Friday, January 29, 2016

The importance of beauty in philosophy and religion

“Striking physical beauty remains a social currency,” said Adrienne Bell. “Beauty is never plentiful,” said Allen Stein. “Beauty is good in all things,” said Trollope. But most importantly, beauty escapes mere ideas about beauty.

I think the best connection between beauty and philosophy relates to classical definitions of beauty as being balanced, proportioned, orderly---although great beauty does often seem to have one or two singular imperfections.

Beauty leads philosophy when the object leads the definition or idea of the object. Truth and goodness then tend to follow as being balanced, proportioned, orderly.

The artist Harvey Dunn said the first step is to feel your subject, then the idea, and last the composition. I would say that experiencing the object itself should come first, which the idea must at least conform to---is this not the way good science also proceeds? Is the general value or default state of evolution balance, proportion, and order?

Aesthetes, ascetics, militant feminists, and post-modernists who disparage beauty by trying to make it look relative and narrow can this way be defined as unbalanced and pushing ugliness, which is contrary to the whole history of life.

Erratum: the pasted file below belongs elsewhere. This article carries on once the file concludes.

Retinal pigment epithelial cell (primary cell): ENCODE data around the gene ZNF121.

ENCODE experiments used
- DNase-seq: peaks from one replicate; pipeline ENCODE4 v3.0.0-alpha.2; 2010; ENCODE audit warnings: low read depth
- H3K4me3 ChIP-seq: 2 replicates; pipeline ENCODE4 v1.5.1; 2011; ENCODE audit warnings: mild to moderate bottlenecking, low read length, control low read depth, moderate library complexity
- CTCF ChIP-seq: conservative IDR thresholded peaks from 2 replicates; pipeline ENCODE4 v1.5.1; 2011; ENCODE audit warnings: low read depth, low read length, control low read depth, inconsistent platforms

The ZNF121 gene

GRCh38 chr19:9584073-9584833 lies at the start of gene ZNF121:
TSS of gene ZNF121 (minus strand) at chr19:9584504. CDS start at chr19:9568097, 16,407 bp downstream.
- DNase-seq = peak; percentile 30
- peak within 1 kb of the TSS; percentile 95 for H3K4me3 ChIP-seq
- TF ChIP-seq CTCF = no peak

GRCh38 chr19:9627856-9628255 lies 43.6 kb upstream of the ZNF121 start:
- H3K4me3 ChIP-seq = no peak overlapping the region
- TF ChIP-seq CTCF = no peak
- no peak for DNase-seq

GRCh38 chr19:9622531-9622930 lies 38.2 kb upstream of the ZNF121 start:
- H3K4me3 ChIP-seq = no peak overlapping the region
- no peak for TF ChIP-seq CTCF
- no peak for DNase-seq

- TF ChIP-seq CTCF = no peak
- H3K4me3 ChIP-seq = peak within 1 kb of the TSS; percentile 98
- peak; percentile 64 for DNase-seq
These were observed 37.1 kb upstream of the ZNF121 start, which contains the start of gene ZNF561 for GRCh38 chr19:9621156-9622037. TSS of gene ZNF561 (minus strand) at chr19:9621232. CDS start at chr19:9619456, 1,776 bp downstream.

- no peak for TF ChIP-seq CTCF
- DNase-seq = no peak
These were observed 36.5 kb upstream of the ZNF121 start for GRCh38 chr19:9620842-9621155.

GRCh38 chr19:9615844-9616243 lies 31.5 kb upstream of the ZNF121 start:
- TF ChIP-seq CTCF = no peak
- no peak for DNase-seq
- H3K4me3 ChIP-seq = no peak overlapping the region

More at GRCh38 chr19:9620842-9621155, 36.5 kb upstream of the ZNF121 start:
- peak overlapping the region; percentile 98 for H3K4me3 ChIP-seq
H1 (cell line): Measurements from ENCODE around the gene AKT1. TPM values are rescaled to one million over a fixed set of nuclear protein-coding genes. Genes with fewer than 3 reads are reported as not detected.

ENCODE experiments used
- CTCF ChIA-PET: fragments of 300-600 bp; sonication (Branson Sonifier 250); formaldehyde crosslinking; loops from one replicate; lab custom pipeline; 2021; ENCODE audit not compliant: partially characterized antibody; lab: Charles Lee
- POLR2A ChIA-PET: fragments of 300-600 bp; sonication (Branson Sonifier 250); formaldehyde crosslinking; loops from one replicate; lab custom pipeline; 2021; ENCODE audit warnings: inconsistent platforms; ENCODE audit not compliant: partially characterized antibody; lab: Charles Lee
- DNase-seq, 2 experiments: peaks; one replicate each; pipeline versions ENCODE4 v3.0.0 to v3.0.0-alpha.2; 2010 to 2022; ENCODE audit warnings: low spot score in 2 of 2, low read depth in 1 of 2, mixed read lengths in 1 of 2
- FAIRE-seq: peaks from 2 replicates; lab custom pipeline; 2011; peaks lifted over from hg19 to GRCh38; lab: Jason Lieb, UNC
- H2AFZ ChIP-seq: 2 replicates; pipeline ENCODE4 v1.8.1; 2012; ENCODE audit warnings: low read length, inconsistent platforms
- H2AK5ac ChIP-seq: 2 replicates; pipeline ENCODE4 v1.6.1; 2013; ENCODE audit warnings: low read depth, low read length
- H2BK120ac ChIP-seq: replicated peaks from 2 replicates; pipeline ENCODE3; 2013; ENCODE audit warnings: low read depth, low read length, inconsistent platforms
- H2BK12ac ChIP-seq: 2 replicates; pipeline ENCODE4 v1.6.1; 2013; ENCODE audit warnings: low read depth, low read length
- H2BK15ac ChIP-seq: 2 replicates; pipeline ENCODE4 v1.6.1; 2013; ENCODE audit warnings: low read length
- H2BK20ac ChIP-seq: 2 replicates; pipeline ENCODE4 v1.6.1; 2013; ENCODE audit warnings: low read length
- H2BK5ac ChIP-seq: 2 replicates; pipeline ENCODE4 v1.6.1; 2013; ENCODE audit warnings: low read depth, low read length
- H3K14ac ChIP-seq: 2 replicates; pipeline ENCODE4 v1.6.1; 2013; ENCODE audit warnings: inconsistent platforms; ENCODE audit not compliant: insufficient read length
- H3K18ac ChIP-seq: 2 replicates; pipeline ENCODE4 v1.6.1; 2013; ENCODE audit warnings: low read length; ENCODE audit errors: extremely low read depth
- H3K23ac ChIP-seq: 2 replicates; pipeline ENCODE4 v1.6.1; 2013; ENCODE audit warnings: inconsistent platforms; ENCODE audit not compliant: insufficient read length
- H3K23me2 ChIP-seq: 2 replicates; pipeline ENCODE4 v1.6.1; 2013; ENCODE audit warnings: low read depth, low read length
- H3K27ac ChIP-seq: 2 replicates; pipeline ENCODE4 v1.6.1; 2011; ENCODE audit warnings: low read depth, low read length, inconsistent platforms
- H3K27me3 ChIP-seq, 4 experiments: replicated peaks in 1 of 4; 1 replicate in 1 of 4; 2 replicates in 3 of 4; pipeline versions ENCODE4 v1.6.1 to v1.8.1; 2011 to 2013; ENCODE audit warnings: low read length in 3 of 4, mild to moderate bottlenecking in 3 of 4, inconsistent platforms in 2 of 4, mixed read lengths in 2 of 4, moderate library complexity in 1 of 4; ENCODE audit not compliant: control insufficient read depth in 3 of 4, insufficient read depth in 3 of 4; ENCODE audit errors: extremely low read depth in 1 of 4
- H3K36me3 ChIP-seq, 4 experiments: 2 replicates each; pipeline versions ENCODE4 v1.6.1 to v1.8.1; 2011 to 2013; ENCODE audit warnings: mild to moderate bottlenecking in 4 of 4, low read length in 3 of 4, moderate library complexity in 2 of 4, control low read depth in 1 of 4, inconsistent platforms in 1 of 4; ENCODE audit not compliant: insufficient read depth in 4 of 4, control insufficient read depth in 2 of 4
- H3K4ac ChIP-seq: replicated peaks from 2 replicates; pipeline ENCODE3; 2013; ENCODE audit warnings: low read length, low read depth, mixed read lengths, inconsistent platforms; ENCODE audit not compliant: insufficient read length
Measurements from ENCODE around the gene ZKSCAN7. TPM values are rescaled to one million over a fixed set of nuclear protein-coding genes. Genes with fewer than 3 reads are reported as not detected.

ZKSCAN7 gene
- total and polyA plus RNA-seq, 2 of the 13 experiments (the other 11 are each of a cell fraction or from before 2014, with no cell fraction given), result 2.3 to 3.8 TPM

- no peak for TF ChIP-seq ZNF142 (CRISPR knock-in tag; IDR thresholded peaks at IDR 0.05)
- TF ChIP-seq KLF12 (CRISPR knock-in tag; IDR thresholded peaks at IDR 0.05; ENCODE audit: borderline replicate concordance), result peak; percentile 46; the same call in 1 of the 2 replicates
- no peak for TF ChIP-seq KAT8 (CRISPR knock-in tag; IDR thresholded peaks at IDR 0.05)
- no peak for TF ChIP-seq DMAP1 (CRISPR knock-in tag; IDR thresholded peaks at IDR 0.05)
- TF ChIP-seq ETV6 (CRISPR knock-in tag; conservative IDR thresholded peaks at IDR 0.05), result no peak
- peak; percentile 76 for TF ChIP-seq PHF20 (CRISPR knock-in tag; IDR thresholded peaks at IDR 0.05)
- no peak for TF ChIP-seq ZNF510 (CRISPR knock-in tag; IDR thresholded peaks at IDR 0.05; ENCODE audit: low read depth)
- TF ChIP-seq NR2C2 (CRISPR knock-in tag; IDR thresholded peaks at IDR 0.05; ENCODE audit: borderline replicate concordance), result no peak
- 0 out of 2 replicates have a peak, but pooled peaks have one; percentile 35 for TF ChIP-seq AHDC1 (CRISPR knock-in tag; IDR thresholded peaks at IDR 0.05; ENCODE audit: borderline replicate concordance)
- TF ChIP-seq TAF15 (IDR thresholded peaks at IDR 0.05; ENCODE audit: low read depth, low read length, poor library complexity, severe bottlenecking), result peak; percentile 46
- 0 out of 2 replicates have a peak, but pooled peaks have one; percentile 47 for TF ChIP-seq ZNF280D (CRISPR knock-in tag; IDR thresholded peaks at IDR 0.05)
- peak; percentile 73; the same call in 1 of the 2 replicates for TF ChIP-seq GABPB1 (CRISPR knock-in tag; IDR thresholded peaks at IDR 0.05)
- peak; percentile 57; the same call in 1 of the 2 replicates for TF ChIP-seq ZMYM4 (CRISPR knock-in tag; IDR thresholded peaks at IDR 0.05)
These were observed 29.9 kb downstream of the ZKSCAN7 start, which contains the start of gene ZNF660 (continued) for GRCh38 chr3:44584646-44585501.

Think of how in arcane mysticism God is depicted or considered as a monstrous male/female androgynous creature for the purpose of conforming to a mystic idea God. That is what comes from letting religion and philosophy run way from universally beautiful real objects.

Material life evolves to supermaterial Godhood, which I think we can justly assume is a beautiful object, or objects, and not a mere idea or formula---and not even merely the inward symbolic experience of God, which can be retained but transformed in the outward path of real evolution toward Godhood.

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